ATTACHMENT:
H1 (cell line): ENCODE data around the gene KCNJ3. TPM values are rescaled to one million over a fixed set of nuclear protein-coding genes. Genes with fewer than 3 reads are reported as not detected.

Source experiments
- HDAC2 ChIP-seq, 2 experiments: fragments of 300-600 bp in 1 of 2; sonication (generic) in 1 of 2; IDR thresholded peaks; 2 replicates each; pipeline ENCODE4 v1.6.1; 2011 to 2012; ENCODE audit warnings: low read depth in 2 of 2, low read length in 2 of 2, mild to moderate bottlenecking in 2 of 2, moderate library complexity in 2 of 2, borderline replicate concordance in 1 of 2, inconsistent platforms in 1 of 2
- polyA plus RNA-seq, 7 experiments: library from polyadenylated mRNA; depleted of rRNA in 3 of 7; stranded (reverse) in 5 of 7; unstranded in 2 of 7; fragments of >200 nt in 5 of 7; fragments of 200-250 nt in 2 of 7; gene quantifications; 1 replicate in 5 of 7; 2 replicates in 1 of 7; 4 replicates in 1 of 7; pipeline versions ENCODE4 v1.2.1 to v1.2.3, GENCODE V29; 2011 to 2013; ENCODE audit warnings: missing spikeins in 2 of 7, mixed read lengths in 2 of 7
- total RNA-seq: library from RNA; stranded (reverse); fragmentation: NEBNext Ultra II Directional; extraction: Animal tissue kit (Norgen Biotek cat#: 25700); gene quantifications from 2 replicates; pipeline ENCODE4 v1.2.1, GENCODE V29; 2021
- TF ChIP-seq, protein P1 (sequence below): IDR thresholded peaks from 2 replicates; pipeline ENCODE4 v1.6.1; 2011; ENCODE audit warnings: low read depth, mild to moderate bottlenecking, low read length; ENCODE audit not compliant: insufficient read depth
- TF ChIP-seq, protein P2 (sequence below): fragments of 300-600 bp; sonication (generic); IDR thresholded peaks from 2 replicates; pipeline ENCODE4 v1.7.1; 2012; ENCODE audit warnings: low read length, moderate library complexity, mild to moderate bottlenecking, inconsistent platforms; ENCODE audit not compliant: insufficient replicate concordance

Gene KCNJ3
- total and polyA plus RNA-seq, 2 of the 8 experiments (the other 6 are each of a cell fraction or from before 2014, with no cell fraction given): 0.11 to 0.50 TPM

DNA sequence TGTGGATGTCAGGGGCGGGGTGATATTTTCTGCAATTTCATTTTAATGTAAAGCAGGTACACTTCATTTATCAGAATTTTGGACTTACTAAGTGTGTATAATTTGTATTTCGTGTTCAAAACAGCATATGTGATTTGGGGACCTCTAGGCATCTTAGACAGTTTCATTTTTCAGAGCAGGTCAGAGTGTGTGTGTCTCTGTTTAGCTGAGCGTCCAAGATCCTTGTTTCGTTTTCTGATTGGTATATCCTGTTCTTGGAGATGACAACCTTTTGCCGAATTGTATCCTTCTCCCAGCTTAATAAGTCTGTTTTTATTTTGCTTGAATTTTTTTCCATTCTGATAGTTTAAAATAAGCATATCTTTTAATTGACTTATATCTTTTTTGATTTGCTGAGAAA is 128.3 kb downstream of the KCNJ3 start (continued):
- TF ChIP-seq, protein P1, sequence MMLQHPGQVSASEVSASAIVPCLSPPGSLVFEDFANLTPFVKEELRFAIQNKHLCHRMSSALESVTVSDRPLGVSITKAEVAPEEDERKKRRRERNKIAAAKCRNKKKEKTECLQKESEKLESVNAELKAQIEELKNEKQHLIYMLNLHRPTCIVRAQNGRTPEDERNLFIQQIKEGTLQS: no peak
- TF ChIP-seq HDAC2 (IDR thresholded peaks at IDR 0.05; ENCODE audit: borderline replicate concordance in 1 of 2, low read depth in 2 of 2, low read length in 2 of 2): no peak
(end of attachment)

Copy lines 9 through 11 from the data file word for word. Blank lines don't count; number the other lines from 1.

- total and polyA plus RNA-seq, 2 of the 8 experiments (the other 6 are each of a cell fraction or from before 2014, with no cell fraction given): 0.11 to 0.50 TPM

DNA sequence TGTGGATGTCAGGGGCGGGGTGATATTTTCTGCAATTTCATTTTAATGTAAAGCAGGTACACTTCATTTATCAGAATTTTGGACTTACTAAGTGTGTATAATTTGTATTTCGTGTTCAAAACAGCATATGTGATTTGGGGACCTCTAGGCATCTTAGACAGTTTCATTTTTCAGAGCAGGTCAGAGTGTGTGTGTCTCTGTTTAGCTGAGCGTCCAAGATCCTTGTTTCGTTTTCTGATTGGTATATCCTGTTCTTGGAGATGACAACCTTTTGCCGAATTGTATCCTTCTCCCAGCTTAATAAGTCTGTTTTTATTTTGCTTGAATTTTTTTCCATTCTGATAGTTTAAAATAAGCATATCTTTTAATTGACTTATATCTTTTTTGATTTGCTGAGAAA is 128.3 kb downstream of the KCNJ3 start (continued):
- TF ChIP-seq, protein P1, sequence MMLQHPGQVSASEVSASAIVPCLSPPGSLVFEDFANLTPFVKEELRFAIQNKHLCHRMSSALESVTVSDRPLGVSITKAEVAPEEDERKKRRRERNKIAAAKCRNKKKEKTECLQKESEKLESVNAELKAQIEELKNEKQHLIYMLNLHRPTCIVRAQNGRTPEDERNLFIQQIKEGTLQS: no peak